Analytical and Bioanalytical Chemistry

, Volume 391, Issue 5, pp 1793–1800 | Cite as

Biosensor-based on-site explosives detection using aptamers as recognition elements

  • Eva Ehrentreich-Förster
  • Dagmar Orgel
  • Andrea Krause-Griep
  • Birgit Cech
  • Volker A. Erdmann
  • Frank Bier
  • F. W. Scheller
  • Martina Rimmele
Original Paper

Abstract

Reliable observation, detection and characterisation of polluted soil are of major concern in regions with military activities in order to prepare efficient decontamination. Flexible on-site analysis may be facilitated by biosensor devices. With use of fibre-optic evanescent field techniques, it has been shown that immunoaffinity reactions can be used to determine explosives sensitively. Besides antibodies as molecular recognition elements, high-affinity nucleic acids (aptamers) can be employed. Aptamers are synthetically generated and highly efficient binding molecules that can be derived for any ligand, including small organic molecules like drugs, explosives or derivatives thereof. In this paper we describe the development of specific aptamers detecting the explosives molecule TNT. The aptamers are used as a sensitive capture molecule in a fibre-optic biosensor. In addition, through the biosensor measurements the aptamers could be characterised. The advantages of the aptamer biosensor include its robustness, its ability to discriminate between different explosives molecules while being insensitive to other chemical entities in natural soil and its potential to be incorporated into a portable device. Results can be obtained within minutes. The measurement is equally useful for soil that has been contaminated for a long time and for urgent hazardous spills.

Keywords

Aptamer TNT In-field measurement Biosensor 

References

  1. 1.
    Styles JA, Cross MF (1993) Cancer Lett 20(1):103–108CrossRefGoogle Scholar
  2. 2.
    Levine BS, Furedi EM, Gordon DE, Barkley JJ, Lish PM (1990) Fundam Appl Toxicol 15(2):373–380CrossRefGoogle Scholar
  3. 3.
    Banerjee HN, Verma M, Hou LH, Ashraf M, Dutta SK (1999) Yale J Biol Med 72(1):1Google Scholar
  4. 4.
    Hawari J, Halasz A, Beaudet S, Paquet L, Amoleman G, Thiboutot S (1999) Appl Environ Microbiol 65(7):2977–2986Google Scholar
  5. 5.
    Best EP, Zappi ME, Fredrickson HL, Sprecher SL, Larson SL, Ochman M (1997) Ann N Y Acad Sci 21(829):179–194CrossRefGoogle Scholar
  6. 6.
    Best EP, Sprecher SL, Larson SL, Fredrickson HL, Bader DF (1999) Chemosphere 38(14):3383–3396CrossRefGoogle Scholar
  7. 7.
    Naal Z, Park JH, Bernhard S, Shapleigh JP, Batt CA, Abruna HD (2002) Anal Chem 74(1):140–148CrossRefGoogle Scholar
  8. 8.
    Narang U, Anderson GP, Ligler FS, Burans J (1997) Biosens Bioelectron 12(9-10):937–945CrossRefGoogle Scholar
  9. 9.
    Pinnaduwage LA, Gehl A, Hedden DL, Muralidharan G, Thundat T, Lareau RT, Sulchek T, Manning L, Rogers B, Jones M, Adams JD (2003) Nature 425:474CrossRefGoogle Scholar
  10. 10.
    Pinnaduwage LA, Wig A, Hedden DL, Gehl A, Yi D, Thundat T, Lareau RT (2004) J Appl Phys 95:5871CrossRefGoogle Scholar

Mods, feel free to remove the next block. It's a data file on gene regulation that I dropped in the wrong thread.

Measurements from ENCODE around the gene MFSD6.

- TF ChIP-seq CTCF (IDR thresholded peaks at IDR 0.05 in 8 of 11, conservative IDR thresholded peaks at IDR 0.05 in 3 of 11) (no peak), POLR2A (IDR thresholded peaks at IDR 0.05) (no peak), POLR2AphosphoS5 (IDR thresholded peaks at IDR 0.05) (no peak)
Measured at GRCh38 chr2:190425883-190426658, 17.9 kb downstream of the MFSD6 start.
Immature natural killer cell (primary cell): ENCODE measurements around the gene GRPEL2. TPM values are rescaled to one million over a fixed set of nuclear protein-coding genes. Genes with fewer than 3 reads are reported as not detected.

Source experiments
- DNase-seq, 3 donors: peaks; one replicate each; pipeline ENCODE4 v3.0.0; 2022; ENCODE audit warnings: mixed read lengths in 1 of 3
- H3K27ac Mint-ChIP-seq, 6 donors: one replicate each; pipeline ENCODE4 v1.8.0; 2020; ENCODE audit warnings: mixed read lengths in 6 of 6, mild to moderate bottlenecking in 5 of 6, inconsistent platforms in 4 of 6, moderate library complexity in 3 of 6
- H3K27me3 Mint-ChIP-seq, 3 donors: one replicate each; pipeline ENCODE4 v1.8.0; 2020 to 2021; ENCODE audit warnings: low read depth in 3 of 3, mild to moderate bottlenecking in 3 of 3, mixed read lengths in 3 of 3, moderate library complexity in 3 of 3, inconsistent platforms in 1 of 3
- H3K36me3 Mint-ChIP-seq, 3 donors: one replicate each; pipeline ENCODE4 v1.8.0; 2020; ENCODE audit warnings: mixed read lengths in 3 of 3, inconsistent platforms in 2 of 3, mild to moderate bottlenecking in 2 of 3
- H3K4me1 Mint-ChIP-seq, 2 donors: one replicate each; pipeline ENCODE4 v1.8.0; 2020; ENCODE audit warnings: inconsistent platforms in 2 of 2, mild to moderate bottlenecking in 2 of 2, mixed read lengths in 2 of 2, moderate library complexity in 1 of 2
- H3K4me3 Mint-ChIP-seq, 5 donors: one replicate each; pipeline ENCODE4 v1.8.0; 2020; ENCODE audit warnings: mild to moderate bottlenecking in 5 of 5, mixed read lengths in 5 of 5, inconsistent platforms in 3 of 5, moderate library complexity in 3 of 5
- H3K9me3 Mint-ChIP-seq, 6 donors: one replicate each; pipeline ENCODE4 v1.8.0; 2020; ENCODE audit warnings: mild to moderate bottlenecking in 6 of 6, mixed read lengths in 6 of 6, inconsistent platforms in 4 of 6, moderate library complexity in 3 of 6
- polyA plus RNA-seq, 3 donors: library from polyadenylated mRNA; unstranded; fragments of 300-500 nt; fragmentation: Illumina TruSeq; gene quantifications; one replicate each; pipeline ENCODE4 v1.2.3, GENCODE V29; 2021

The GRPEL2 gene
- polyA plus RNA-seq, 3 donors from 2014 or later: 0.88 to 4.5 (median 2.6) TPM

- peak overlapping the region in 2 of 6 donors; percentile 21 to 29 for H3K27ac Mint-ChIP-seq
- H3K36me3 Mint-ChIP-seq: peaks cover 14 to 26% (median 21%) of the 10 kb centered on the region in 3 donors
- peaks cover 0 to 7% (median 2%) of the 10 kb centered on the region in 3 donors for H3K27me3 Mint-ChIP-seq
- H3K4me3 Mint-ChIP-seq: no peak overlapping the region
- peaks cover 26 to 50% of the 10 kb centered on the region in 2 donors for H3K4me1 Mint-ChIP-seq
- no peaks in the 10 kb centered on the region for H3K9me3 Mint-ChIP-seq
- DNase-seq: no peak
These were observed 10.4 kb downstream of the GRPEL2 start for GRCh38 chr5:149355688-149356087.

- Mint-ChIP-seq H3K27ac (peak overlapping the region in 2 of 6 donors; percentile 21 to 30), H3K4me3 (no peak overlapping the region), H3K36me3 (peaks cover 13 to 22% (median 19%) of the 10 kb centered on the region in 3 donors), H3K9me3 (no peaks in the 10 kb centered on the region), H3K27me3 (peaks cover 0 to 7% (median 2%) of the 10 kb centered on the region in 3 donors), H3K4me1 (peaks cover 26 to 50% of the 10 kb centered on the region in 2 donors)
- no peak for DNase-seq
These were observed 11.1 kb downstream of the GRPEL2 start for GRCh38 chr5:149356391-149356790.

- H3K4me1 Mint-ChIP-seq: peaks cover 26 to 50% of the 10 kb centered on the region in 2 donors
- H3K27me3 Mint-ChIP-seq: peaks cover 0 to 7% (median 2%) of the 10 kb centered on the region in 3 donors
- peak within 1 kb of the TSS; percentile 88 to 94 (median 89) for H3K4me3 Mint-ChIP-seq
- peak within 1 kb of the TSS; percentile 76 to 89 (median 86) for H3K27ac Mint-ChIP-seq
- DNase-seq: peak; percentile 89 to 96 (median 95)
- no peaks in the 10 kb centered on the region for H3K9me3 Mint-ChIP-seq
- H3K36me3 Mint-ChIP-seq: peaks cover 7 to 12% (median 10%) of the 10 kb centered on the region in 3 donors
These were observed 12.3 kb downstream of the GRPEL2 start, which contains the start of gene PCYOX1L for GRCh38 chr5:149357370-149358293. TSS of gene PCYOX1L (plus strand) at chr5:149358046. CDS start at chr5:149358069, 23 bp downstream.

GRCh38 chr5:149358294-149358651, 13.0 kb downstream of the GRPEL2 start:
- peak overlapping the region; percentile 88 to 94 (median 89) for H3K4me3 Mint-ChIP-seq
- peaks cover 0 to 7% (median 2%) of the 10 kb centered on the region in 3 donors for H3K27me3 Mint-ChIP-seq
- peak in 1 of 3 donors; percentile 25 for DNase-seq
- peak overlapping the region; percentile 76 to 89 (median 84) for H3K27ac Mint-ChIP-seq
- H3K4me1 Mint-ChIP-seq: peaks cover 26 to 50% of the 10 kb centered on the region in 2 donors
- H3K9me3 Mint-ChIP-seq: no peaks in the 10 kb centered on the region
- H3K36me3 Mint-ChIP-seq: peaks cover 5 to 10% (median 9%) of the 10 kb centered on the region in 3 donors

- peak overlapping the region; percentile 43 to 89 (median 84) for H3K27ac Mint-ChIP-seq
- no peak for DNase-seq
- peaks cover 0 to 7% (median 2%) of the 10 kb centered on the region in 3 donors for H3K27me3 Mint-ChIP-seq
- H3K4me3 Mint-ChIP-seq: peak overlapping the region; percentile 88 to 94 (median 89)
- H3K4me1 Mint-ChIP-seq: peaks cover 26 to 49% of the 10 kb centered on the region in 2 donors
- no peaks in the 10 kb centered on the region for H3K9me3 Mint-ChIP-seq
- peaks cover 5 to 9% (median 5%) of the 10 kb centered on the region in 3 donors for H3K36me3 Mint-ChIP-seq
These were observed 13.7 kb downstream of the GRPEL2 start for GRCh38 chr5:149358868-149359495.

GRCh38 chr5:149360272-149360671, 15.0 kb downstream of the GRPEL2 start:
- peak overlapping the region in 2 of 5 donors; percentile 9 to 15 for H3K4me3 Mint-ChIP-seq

11. 11.
    Sapsford KE, Charles PT, Patterson CH Jr, Ligler FS (2002) Anal Chem 74(5):1061–1068CrossRefGoogle Scholar
  12. 12.
    Goldman ER, Hayhurst A, Lingerfelt BM, Iverson BL, Georgiou G, Anderson GP (2003) J Environ Monit 5(3):380–383CrossRefGoogle Scholar
  13. 13.
    Shriver-Lake LC, Donner BL, Ligler FS (1997) Environ Sci Technol 31:837–841CrossRefGoogle Scholar
  14. 14.
    Shriver-Lake LC, Patterson CH, van Bergen SK (2000) Field Anal Chem Technol 4:239–245CrossRefGoogle Scholar
  15. 15.
    Singh S (2007) J Hazard Mater 144:15–28CrossRefGoogle Scholar
  16. 16.
    Rimmele M (2003) Chembiochem 4:963–971CrossRefGoogle Scholar
  17. 17.
    Menger M, Glökler J, Rimmele M (2006) RNA Towards Med 173:359–373CrossRefGoogle Scholar
  18. 18.
    Song S, Wang L, Li J, Zhao J, Fan C (2008) Trends Anal Chem 27(2):108–117CrossRefGoogle Scholar
  19. 19.
    Tuerk C, Gold L (1990) Science 249:505–510CrossRefGoogle Scholar
  20. 20.
    Ellington AD, Szostak J (1990) Nature 346:812–822CrossRefGoogle Scholar
  21. 21.
    Kleinjung F, Bier FF, Warsinke A, Scheller FW (1997) Anal Chim Acta 350:51–58CrossRefGoogle Scholar
  22. 22.
    Kleinjung F, Klussmann S, Erdmann VA, Scheller FW, Fürste JP, Bier FF (1998) Anal Chem 70:328–331CrossRefGoogle Scholar
  23. 23.
    Zeck A, Waller MG, Niessner R (1999) Fresenius J Anal Chem 364:51–63CrossRefGoogle Scholar
  24. 24.
    Klussmann S, Nolte A, Bald R, Erdmann VA, Fürste JP (1996) Nat Biotechnol 14:1112–1115CrossRefGoogle Scholar

Copyright information

© Springer-Verlag 2008

Authors and Affiliations

  • Eva Ehrentreich-Förster
    • 2
  • Dagmar Orgel
    • 1
  • Andrea Krause-Griep
    • 2
  • Birgit Cech
    • 1
  • Volker A. Erdmann
    • 3
  • Frank Bier
    • 2
    • 4
  • F. W. Scheller
    • 4
  • Martina Rimmele
    • 1
  1. 1.RiNA Network RNA Technologies GmbHBerlinGermany
  2. 2.Fraunhofer Institute for Biomedical TechnologyPotsdamGermany
  3. 3.Institute for BiochemistryFree University of BerlinBerlinGermany
  4. 4.Institute for Biochemistry and BiologyUniversity of PotsdamPotsdam-GolmGermany

Personalised recommendations